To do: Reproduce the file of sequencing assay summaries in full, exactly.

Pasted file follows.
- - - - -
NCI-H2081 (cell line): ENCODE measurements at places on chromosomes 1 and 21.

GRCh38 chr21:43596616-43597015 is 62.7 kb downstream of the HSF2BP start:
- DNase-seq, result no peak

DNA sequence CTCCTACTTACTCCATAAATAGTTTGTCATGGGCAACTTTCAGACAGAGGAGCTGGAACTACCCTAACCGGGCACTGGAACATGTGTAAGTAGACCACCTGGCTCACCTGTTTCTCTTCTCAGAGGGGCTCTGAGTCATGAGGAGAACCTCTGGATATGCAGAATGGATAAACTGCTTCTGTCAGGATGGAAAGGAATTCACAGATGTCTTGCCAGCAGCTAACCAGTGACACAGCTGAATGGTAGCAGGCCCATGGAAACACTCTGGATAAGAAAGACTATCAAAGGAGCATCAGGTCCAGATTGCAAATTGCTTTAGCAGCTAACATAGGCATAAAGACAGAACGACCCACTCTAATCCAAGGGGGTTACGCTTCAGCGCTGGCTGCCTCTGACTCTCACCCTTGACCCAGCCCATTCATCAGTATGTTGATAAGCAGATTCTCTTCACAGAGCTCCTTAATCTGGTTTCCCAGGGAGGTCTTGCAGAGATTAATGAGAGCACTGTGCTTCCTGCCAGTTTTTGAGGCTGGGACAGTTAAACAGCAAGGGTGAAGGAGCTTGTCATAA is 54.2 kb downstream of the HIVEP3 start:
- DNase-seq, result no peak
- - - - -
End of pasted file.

NCI-H2081 (cell line): ENCODE measurements at places on chromosomes 1 and 21.

GRCh38 chr21:43596616-43597015 is 62.7 kb downstream of the HSF2BP start:
- DNase-seq, result no peak

DNA sequence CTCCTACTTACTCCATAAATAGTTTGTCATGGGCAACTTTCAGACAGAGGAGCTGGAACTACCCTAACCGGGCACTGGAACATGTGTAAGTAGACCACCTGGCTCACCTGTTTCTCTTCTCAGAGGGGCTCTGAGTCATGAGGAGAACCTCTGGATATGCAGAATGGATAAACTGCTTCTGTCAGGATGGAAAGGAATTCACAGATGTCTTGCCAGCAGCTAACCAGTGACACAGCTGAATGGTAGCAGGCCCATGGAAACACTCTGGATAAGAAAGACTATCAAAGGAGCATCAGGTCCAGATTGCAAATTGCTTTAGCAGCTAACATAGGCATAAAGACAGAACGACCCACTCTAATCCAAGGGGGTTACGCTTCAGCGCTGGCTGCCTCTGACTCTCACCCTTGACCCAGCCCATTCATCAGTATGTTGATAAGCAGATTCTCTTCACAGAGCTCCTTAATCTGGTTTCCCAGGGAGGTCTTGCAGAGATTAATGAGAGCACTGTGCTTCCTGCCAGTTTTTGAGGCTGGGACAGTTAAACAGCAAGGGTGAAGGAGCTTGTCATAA is 54.2 kb downstream of the HIVEP3 start:
- DNase-seq, result no peak